Hazel Muir writes on New Scientist:

A new interactive program reveals the spectacular light show you’d see if you dared to wander close to a black hole. It demonstrates how the extreme gravity of a black hole could appear to shred background constellations of stars, spinning them around as though in a giant black washing machine.

The program’s creators say it could be an excellent tool to familiarise people with the weird ways that black holes warp light. “It’s useful for people to play around with the parameters to study how, for instance, a black hole would distort the constellation Orion,” says Thomas Müller of the University of Stuttgart in Germany.


The 10th DoctorChoose your favorite doctor for this story … since David Tennant recently left the role (and did a fine job in my opinion) will pay dues in the graphic. Here’s to expressive scientists and thanks to Charlie Jane Anders for writing about this story on the must visit site io9.com:

Astronomers witnessed a supernova in progress, observing jets of material moving at relativistic speeds: up to half the speed of light. Scientist Megan Argo wanted to explain this exciting discovery to the public, so she wrote a Doctor Who story.

As the highly technical press release explains, scientists were able to detect “relativistic outflow” in a supernova for the first time, thanks to unprecedented cooperation between radio telescopes using Very Long Baseline Interferometry (VLBI). They discovered that one narrow bipolar jet of material was moving at half the speed of light.

But Argo, who works at Curtin University, came up with a much cooler way to explain this discovery to the public, the story called “Doctor Who And The Silver Spiral.” David Tennant’s Doctor, accompanied by Martha, visit this supernova up close and personal, and get caught up in the very same shock wave that astronomers just discovered. Argo does a great job of capturing the Tennant Doctor’s verbal tics.


Frank Carnevale writes on news.au.com:

A student used the Drake Equation, used to calculate chances of alien life, to prove why he was single. Peter Backus, a native of Seattle and PhD candidate in the Department of Economics at the University of Warwick, near London, took on his own dating woes in “Why I don’t have a girlfriend: An application of the Drake Equation to love in the UK.”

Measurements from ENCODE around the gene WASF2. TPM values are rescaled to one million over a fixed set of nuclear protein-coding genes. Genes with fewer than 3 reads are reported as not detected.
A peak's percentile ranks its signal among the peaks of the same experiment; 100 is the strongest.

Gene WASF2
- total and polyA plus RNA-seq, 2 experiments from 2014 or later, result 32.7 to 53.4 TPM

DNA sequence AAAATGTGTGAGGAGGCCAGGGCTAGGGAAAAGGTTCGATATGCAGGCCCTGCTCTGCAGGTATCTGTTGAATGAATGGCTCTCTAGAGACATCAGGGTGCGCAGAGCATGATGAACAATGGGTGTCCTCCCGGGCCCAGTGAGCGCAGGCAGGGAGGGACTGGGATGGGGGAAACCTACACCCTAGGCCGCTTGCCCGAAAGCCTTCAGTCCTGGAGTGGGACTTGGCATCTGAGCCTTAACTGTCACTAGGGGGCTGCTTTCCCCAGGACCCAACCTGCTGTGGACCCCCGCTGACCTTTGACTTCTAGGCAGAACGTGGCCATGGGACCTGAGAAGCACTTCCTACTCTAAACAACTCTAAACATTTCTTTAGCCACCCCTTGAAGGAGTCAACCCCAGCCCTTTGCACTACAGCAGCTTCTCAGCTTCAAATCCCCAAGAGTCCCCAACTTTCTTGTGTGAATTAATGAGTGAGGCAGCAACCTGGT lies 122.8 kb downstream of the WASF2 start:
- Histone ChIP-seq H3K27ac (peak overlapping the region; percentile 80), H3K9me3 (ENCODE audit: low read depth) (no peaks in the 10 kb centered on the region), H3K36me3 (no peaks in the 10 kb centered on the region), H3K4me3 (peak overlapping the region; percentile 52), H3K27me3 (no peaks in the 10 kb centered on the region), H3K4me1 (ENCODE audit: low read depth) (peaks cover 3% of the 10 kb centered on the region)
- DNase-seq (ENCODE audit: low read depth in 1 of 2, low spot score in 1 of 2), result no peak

In describing the paper online, he wrote “the results are not encouraging”, MyFox reports. “The probability of finding love in the UK is only about 100 times better than the probability of finding intelligent life in our galaxy.”

Mr Backus, 30, found that of the 30 million women in the UK, only 26 would be suitable girlfriends for him, according to Click Liverpool.




Jonathan Amos, BBC News

The death throes of one of the biggest stars known to science have been spied by Europe’s Herschel space telescope. The observatory, launched in May, has subjected VY Canis Majoris, to a detailed spectroscopic analysis.

It has allowed Herschel to identify the different types of molecules and atoms that swirl away from the star which is 20–25 times as massive as our Sun. VY Canis Majoris is some 4,500 light-years from Earth and it could be seen to explode as a supernova at any time.

It is colossal. If VY Canis Majoris were sited at the centre of our Solar System, its surface would extend out towards the orbit of Saturn. The star, in the constellation Canis Major, has been recorded by astronomers for at least 200 years…


YouAreHereRebecca Sato & Casey Kazan write on Daily Galaxy:

Are we the lone sentient life in the universe? So far, we have no evidence to the contrary, and yet the odds that not one single other planet has evolved intelligent life would appear, from a statistical standpoint, to be quite small. There are an estimated 250 billion (2.5 x 10¹¹) stars in the Milky Way alone, and over 70 sextillion (7 x 10²²) in the visible universe, and many of them are surrounded by multiple planets.

Meanwhile, our 4.5 billion-year old Solar System exists in a universe that is estimated to be between 13.5 and 14 billion years old. Experts believe that there could be advanced civilizations out there that have existed for 1.8 gigayears (one gigayear = one billion years).

The odds of there being only one single planet that evolved life among all that unfathomable vastness seems so incredible that it is all but completely irrational to believe. But then “where are they?” asked physicist Enrico Fermi while having lunch with his colleagues in 1950…